Robert Wilhelm Von Bunsen (1811-1899), German chemist, was born at Göttingen on the 31st of March 1811, his father, Christian Bunsen, being chief librarian and professor of modern philology at the university. He himself entered the university in 1828, and in 1834 became Privat-docent. In 1836 he became teacher of chemistry at the Polytechnic School of Cassel, and in 1839 took up the appointment of professor of chemistry at Marburg, where he remained till 1851. In 1852, after a brief period in Breslau, he was appointed to the chair of chemistry at Heidelberg, where he spent the rest of his life, in spite of an urgent invitation to migrate to Berlin as successor to E. Mitscherlich. He retired from active work in 1889, and died at Heidelberg on the 16th of August 1899. The first research by which attention was drawn to Bunsen's abilities was concerned with the cacodyl compounds (see Arsenic), though he had already, in 1834, discovered the virtues of freshly precipitated hydrated ferric oxide as an antidote to arsenical poisoning. It was begun in 1837 at Cassel, and during the six years he spent upon it he not only lost the sight of one eye through an explosion, but nearly killed himself by arsenical poisoning.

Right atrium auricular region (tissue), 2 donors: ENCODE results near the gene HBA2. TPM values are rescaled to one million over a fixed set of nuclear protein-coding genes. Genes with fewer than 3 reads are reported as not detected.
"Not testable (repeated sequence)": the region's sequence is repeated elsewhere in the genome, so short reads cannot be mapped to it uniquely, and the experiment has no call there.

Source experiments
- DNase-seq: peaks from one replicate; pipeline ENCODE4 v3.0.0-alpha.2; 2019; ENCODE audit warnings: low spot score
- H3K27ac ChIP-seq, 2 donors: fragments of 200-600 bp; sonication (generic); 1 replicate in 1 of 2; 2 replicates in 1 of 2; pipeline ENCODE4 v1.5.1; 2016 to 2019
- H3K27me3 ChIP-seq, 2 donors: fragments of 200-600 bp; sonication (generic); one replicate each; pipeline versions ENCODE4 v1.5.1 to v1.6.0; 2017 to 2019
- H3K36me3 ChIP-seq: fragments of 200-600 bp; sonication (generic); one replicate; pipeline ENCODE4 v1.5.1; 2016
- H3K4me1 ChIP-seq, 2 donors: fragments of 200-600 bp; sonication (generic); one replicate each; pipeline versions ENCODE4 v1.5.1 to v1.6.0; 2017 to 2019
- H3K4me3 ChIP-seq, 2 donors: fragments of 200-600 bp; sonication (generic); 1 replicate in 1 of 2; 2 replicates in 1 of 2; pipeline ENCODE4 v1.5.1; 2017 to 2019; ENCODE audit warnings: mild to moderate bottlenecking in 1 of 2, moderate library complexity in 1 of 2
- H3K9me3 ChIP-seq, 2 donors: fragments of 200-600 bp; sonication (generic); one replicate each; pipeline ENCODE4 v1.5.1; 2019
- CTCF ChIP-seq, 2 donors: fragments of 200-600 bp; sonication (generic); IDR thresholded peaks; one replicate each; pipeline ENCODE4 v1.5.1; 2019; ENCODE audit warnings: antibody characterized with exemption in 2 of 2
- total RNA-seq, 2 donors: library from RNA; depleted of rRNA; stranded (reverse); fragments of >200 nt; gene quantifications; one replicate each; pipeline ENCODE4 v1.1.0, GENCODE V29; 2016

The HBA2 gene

It represents almost his only excursion into organic chemistry, and apart from its accuracy and completeness it is of historical interest in the development of that branch of the science as being the forerunner of the fruitful investigations on the organo-metallic compounds subsequently carried out by his English pupil, Edward Frankland. Simultaneously with his work on cacodyl, he was studying the composition of the gases given off from blast furnaces. He showed that in German furnaces nearly half the heat yielded by the fuel was being allowed to escape with the waste gases, and when he came to England, and in conjunction with Lyon Playfair investigated the conditions obtaining in English furnaces, he found the waste to amount to over 80%. These researches marked a stage in the application of scientific principles to the manufacture of iron, and they led also to the elaboration of Bunsen's famous methods of measuring gaseous volumes, etc., which form the subject of the only book he ever published (Gasometrische Methoden, 1857). In 1841 he invented the carbon-zinc electric cell which is known by his name, and which conducted him to several important achievements.